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Freedom and the Fifth CommandmentCatholic priests and political violence in Ireland, 1919-21$
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Brian Heffernan

Print publication date: 2014

Print ISBN-13: 9780719090486

Published to Manchester Scholarship Online: January 2015

DOI: 10.7228/manchester/9780719090486.001.0001

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Aiding and Abetting: Priests Involved in The IRA Campaign

Aiding and Abetting: Priests Involved in The IRA Campaign

(p.122) 5 Aiding and Abetting: Priests Involved in The IRA Campaign
Freedom and the Fifth Commandment

Brian Heffernan

Manchester University Press

As Volunteers on the run began to form flying columns from the spring of 1920 onwards and as the British government started to deploy Black and Tans and Auxiliaries to aid the hard-pressed RIC, violence escalated in certain parts of the country. For priests in areas where local Volunteers remained impervious to this process of radicalisation, things remained much the same. But in regions where Volunteers became guerrilla fighters, priests were faced with a dilemma. Most distanced themselves from the fighting men and condemned violence: until the end of 1920 condemnations rose as the levels of violence increased. This chapter examines priests who threw their lot in with the radicals and gave support to the IRA campaign. Some of these provided material aid by giving shelter, concealing arms or by informing on the enemy. Others gave spiritual aid by ministering to men on the run. The chapter offers an assessment of the political significance of these acts of spiritual assistance.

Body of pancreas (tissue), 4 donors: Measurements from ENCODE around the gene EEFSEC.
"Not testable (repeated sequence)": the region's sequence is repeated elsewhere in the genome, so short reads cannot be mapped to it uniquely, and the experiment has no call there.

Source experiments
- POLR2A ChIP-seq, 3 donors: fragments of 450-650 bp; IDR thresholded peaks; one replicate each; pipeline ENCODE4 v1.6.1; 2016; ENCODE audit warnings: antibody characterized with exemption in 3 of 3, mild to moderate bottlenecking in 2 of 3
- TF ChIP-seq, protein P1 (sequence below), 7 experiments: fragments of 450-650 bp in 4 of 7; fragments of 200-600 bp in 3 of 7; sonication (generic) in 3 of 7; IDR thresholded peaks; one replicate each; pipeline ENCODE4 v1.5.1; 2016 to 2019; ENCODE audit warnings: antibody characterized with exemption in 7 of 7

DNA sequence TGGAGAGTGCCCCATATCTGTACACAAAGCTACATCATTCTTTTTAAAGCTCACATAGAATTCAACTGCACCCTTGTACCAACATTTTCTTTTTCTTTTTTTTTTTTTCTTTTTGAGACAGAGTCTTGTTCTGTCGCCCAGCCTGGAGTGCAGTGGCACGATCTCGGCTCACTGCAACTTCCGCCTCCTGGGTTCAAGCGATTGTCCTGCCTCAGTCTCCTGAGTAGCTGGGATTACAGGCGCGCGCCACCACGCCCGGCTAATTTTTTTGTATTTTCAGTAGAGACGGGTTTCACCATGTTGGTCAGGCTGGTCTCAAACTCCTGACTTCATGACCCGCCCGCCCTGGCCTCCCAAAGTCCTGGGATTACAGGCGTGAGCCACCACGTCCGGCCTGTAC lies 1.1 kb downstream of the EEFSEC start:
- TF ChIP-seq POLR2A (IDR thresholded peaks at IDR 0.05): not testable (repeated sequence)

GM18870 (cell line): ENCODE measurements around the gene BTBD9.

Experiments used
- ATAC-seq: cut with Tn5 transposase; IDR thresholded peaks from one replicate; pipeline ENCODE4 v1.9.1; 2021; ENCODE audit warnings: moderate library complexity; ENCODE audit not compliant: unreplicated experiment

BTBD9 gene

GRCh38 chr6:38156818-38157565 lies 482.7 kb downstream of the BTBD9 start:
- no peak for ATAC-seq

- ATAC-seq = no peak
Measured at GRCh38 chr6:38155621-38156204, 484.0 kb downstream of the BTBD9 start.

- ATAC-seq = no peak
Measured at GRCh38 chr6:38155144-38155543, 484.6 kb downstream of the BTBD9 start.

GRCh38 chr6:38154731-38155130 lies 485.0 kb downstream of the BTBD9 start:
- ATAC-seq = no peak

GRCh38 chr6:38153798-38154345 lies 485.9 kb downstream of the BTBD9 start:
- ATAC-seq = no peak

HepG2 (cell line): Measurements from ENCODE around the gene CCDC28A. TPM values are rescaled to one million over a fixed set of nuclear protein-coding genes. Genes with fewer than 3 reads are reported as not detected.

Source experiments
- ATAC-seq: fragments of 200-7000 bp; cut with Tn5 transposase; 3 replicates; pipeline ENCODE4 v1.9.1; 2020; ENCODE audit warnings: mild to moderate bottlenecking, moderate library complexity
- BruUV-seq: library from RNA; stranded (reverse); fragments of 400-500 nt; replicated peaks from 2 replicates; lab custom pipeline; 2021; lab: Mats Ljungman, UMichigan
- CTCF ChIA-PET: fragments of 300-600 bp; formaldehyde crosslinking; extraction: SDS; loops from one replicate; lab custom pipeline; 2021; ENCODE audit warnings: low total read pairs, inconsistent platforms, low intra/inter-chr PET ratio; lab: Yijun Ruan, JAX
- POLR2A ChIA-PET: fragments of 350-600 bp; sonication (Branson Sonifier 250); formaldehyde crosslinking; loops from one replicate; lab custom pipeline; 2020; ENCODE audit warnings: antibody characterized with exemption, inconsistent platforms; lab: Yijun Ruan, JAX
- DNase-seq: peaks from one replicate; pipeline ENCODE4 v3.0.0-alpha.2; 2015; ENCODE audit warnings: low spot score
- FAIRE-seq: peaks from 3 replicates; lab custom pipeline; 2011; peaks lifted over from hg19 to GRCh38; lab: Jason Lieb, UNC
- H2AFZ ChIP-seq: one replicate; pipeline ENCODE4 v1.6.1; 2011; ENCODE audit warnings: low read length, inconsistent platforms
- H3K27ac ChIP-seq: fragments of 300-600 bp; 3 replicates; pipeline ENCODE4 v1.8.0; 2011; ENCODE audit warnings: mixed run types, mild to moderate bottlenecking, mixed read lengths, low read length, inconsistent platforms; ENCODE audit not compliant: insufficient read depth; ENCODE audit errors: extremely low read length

Keywords:   chaplains, confession, flying columns, funerals, gun running, last rites, republican priests, safe houses, spies and informers

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